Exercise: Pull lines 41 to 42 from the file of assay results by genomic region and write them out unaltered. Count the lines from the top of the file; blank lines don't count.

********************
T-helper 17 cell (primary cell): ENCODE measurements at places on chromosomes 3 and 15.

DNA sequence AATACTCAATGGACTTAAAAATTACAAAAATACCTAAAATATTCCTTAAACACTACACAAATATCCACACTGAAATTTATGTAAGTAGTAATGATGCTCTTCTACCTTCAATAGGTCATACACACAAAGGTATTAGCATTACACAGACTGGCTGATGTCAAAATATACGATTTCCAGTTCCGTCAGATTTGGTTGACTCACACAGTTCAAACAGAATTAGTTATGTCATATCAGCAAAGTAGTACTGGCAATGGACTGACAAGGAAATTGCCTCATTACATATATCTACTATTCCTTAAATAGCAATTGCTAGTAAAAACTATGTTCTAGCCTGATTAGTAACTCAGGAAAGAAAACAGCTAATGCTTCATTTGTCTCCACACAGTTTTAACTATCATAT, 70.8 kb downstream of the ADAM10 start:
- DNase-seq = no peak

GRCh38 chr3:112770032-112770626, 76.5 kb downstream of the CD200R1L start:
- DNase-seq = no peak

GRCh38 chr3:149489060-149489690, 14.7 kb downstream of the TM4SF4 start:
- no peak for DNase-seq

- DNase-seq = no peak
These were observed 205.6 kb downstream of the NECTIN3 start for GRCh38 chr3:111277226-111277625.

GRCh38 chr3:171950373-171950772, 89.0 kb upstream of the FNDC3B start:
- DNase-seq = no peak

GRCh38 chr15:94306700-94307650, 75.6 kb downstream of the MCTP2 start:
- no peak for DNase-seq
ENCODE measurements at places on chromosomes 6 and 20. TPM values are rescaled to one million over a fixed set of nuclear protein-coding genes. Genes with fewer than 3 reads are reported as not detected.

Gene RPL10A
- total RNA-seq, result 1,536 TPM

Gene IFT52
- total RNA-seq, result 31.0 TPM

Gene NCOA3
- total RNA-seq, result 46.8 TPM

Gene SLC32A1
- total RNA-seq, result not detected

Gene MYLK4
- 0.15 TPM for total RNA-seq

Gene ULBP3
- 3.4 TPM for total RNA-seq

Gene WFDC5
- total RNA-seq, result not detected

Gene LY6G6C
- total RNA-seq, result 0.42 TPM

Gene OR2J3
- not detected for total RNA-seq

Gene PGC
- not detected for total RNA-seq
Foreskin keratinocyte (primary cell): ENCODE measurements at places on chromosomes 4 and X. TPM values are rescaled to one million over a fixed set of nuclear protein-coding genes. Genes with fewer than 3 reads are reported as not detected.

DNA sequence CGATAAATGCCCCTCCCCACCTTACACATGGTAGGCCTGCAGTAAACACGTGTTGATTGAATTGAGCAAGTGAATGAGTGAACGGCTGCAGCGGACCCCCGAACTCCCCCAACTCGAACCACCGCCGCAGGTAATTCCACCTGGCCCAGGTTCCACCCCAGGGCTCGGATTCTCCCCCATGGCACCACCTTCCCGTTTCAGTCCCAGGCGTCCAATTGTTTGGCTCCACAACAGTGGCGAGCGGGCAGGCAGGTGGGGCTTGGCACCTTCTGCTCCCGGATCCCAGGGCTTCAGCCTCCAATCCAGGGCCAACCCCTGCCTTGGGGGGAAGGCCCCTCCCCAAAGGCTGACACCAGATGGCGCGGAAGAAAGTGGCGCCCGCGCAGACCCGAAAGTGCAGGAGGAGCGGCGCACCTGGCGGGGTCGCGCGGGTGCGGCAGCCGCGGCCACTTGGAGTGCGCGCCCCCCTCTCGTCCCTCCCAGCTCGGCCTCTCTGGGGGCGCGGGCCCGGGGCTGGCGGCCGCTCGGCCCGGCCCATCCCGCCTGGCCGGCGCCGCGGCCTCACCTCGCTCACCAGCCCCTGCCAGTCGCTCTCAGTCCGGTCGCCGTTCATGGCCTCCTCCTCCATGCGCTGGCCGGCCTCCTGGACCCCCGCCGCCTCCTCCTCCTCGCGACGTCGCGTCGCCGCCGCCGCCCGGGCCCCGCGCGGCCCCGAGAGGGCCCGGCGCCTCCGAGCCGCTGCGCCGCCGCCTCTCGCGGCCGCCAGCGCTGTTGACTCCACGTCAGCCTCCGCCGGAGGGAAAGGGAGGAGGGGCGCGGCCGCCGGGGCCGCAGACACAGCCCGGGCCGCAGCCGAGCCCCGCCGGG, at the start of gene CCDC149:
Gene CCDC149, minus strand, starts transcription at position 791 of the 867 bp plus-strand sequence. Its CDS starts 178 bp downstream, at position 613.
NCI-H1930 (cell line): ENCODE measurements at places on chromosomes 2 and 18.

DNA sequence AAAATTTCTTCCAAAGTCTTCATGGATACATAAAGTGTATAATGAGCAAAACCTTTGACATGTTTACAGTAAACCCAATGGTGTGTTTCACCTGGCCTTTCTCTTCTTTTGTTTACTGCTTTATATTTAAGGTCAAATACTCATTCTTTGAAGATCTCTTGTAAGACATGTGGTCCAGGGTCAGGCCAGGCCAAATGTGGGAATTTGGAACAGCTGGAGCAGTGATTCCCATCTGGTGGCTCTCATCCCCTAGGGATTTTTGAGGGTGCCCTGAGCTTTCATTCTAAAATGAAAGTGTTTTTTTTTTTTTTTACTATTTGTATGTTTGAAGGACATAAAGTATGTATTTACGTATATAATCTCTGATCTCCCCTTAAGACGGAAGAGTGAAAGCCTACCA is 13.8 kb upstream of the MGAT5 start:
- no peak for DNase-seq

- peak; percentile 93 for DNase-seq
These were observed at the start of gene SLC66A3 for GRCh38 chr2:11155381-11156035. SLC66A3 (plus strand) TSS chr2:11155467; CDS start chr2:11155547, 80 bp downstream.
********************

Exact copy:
- peak; percentile 93 for DNase-seq
These were observed at the start of gene SLC66A3 for GRCh38 chr2:11155381-11156035. SLC66A3 (plus strand) TSS chr2:11155467; CDS start chr2:11155547, 80 bp downstream.